ICJ: Judgment in the Malaysia/Singapore case 23 May 2008
The ICJ has rendered its Judgment in the case concerning the sovereignty over three maritime features in the Straits of Singapore, awarding the largest islet to Singapore.

Sovereignty over the strategically located island of Pedra Branca (foreground) was awarded to Singapore. Middle Rocks in the background go to Malaysia.On Friday 23 May 2008, the International Court of Justice (ICJ) rendered its Judgment in the case concerning the sovereignty over Pedra Branca/Pulau Batu Puteh, Middle Rocks and South Ledge (Malaysia/Singapore).

 The Court found that sovereignty over Pedra Branca/Pulau Batu Puteh – a small but strategically located island in the Straits of Singapore – belongs to the Republic of Singapore and that sovereignty over Middle Rocks belongs to Malaysia. The Court refrained from awarding South Ledge to either country, ruling that sovereignty over the low-tide elevation belongs to the State in whose territorial waters it is located.

The dispute between Malaysia and Singapore over the three maritime features began in 1980 when Malaysia published an official map depicting the island of Pulau Batu Puteh (called Pedra Branca by Singapore) within Malaysia’s territorial waters. In 1993, the dispute expanded to Middle Rocks and South Ledge when Singapore referred to the maritime features in the context of its claim to Pedra Branca.

The Court first found that the territorial domain of the Sultanate of Johor (Malaysia) did cover in principle all the islands and islets within the Straits of Singapore including Pedra Branca/Pulau Batu Puteh. It found that no development affected this original title until 1953.

After 1953 however, the Court found that the conduct of the Parties could be seen as conduct à titre souverain. This included the investigation of shipwrecks by Singapore within the island’s territorial waters and the granting or not granting of permission by Singapore to Malaysian officials to survey the waters surrounding the island. Additionally, the Court considered that weight could also be given in support of Singapore’s claim by way of Malaysia’s absence of reaction to the flying of the Singapore ensign on the island and Singapore’s installation of military equipment on the island.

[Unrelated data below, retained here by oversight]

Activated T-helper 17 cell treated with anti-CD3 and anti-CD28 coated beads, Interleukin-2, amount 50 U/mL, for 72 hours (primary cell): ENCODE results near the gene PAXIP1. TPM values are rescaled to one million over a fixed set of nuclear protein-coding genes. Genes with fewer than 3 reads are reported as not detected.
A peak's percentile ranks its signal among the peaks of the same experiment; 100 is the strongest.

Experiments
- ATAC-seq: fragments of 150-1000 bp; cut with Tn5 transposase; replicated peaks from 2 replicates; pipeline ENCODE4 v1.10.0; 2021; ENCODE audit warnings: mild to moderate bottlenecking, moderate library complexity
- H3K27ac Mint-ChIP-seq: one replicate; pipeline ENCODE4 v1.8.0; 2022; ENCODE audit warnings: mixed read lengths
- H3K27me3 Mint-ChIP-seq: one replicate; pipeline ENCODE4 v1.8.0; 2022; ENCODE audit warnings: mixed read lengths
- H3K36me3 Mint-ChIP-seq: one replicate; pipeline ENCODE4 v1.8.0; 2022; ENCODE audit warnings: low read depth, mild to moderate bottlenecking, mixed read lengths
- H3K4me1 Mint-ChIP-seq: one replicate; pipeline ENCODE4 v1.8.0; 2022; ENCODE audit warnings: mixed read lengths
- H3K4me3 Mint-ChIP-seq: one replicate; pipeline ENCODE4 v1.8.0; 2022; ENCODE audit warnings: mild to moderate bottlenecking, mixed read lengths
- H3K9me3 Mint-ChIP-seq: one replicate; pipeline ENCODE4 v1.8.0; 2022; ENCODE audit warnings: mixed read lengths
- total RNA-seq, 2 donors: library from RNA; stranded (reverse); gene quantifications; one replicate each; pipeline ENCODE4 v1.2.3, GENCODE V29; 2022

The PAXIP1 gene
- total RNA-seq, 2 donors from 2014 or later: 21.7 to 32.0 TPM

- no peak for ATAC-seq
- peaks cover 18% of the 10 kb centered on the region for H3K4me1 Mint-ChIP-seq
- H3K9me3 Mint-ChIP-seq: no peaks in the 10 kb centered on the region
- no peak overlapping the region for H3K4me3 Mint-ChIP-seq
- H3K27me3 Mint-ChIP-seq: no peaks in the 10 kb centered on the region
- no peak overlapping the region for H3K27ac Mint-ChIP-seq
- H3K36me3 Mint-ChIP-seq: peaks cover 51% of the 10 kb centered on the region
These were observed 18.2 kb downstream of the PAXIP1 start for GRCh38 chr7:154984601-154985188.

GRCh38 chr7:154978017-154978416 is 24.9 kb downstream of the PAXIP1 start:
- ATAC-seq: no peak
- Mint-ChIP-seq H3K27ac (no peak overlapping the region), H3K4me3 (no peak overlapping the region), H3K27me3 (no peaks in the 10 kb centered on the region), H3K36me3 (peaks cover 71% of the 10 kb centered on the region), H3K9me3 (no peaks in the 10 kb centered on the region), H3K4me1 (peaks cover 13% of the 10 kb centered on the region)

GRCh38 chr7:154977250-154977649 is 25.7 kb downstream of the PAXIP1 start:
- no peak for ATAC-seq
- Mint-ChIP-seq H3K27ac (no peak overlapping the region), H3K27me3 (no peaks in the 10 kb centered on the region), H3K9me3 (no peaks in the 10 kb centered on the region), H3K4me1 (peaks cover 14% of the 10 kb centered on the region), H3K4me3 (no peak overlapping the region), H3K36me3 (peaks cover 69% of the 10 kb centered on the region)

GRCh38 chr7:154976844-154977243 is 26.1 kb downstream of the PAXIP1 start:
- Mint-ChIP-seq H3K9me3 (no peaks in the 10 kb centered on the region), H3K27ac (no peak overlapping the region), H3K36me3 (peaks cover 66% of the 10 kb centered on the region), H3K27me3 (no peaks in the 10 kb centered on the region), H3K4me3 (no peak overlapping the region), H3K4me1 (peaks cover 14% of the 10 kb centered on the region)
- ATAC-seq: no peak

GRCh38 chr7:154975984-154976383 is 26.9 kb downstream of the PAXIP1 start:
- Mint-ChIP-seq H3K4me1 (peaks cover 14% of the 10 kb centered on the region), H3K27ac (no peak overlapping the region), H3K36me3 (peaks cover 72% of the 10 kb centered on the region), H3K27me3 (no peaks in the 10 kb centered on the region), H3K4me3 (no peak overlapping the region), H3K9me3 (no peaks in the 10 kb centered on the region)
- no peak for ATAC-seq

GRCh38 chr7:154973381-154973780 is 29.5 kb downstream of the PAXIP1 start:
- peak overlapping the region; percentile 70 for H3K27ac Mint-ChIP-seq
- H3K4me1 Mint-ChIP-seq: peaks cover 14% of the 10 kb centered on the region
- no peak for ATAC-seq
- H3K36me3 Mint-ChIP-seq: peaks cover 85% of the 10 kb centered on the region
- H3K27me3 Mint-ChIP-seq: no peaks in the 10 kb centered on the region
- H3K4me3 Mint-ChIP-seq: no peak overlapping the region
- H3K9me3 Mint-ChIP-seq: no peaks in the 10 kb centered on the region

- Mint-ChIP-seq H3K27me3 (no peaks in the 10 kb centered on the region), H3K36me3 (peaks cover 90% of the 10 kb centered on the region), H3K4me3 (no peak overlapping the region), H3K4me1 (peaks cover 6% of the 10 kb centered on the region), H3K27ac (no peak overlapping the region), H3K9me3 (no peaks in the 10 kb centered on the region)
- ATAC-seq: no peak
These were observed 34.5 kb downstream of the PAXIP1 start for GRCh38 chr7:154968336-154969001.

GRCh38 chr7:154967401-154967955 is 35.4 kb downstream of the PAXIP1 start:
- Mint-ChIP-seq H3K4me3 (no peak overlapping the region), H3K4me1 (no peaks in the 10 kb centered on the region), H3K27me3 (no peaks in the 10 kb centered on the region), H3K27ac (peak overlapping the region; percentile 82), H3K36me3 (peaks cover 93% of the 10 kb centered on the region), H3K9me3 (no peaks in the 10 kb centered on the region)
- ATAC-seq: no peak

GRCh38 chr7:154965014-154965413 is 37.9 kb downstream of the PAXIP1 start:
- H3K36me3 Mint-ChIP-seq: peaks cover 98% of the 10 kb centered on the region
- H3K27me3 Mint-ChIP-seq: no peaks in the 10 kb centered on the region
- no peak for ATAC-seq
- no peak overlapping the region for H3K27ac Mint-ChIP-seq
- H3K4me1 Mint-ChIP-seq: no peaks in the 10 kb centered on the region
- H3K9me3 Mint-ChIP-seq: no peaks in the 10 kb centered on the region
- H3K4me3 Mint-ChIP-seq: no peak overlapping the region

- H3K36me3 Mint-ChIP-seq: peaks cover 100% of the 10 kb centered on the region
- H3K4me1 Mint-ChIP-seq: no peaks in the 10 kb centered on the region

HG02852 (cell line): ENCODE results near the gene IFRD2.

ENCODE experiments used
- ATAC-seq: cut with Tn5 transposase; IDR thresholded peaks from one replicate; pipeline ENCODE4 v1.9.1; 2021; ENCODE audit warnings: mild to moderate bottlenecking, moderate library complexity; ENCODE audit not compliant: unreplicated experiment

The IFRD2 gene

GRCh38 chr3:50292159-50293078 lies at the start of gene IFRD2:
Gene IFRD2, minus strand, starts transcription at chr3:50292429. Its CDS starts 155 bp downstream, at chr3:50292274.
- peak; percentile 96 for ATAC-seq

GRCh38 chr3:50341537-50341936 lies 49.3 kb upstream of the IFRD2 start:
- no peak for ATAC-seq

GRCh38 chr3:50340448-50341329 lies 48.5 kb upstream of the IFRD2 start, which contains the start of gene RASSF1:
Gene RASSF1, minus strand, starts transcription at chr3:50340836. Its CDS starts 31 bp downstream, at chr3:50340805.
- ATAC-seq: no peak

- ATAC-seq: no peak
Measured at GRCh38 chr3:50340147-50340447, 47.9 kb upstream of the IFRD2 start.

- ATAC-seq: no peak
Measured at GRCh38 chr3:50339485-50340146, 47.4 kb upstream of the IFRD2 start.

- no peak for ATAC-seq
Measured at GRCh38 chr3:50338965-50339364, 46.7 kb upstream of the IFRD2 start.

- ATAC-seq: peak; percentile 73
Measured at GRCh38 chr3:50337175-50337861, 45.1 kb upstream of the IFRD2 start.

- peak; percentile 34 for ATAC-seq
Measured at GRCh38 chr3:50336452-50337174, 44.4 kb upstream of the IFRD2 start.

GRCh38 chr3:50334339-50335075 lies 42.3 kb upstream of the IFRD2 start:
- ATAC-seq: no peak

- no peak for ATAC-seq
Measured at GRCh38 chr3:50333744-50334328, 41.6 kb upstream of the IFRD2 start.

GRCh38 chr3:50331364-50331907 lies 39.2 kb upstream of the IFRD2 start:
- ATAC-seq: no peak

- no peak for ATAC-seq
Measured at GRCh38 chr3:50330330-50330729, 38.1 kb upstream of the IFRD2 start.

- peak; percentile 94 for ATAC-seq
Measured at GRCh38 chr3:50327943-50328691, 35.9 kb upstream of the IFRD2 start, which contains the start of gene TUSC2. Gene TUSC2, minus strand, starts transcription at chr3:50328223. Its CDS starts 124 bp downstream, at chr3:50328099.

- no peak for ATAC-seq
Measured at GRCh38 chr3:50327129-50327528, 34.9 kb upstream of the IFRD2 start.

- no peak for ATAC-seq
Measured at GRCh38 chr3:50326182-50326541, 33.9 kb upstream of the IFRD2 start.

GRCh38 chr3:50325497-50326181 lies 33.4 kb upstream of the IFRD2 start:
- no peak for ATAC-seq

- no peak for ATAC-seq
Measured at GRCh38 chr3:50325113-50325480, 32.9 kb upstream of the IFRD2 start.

The Court accordingly found that sovereignty over Pedra Blanca/Pulau Batu Puteh belonged to Singapore.

The Court observed that the particular circumstances which led to the finding of sovereignty over Pedra Branca in favour of Singapore did not apply to Middle Rocks. It thus concluded that sovereignty over Middle Rocks remained with Malaysia as the successor to the Sultanate of Johor.

As for South Ledge, the Court noted that this low-tide elevation fell within the apparently overlapping territorial waters generated by Pedra Branca/Pulau Batu Puteh and by Middle Rocks. Recalling that it had not been mandated by the Parties to draw the line of delimitation with respect to their territorial waters in the area, the Court concluded that sovereignty over South Ledge belongs to the State in the territorial waters of which it is located.

The Judgment of the Court is binding and without appeal.

Relations between Malaysia and Singapore have been highly complex since the city-state was expelled from the Malaysian Federation in 1965. Additionally, these three maritime features are located at the eastern end of the Straits of Singapore, a highly strategic passage scattered with islets at the crossing of Malaysia, Singapore and Indonesia. The Straits are some of the busiest maritime passages in the world, with nearly 40% of all the world’s oil trade passing through there.

Press release

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